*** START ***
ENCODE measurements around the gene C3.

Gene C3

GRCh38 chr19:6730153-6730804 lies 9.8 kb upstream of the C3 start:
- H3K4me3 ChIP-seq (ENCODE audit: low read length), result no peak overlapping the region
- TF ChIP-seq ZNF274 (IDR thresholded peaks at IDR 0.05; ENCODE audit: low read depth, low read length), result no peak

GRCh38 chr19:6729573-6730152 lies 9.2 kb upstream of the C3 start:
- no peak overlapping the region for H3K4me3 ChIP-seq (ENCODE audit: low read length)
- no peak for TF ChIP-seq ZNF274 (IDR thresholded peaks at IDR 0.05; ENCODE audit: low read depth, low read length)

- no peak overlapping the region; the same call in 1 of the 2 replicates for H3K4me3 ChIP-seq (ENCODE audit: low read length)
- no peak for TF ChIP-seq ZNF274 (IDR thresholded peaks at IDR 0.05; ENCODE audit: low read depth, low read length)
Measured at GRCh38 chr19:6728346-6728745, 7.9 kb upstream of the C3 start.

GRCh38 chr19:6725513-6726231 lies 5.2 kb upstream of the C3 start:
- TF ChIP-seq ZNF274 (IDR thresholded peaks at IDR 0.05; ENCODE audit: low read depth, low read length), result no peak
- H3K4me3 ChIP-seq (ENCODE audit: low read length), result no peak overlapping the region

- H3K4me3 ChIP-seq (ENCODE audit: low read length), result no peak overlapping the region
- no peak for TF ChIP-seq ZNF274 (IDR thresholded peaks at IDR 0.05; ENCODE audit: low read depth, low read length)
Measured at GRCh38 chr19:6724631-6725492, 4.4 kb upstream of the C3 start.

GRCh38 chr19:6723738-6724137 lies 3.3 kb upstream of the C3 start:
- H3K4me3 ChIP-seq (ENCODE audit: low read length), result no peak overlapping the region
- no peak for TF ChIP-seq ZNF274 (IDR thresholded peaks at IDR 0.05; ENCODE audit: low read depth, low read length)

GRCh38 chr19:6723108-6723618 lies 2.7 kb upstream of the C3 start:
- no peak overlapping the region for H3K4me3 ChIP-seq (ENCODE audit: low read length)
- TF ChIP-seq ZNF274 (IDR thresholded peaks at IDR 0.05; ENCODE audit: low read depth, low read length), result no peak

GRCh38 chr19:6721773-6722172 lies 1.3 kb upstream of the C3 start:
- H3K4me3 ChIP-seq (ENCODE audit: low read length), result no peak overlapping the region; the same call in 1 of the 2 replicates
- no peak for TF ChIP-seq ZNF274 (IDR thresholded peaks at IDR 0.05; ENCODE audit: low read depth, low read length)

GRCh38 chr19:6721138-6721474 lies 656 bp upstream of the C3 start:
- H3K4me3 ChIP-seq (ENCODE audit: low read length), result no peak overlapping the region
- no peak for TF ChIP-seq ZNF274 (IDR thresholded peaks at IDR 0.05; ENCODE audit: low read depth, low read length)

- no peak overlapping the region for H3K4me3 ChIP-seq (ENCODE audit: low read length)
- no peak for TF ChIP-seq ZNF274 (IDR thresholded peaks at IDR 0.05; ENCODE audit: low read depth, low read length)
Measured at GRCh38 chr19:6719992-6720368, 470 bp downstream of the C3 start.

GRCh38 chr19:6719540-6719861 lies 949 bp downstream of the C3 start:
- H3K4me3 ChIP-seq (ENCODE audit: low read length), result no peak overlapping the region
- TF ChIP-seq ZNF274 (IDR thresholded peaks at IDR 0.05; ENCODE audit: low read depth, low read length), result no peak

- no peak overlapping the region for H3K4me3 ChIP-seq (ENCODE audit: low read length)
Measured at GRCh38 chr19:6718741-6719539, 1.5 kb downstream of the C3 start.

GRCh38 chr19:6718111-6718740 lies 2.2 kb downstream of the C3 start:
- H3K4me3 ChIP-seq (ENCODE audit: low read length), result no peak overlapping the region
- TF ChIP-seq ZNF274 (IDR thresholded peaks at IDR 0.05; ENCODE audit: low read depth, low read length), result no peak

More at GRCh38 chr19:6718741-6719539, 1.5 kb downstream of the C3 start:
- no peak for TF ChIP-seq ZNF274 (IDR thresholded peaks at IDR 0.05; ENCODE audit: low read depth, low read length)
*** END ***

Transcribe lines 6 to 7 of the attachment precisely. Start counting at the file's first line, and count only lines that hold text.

GRCh38 chr19:6729573-6730152 lies 9.2 kb upstream of the C3 start:
- no peak overlapping the region for H3K4me3 ChIP-seq (ENCODE audit: low read length)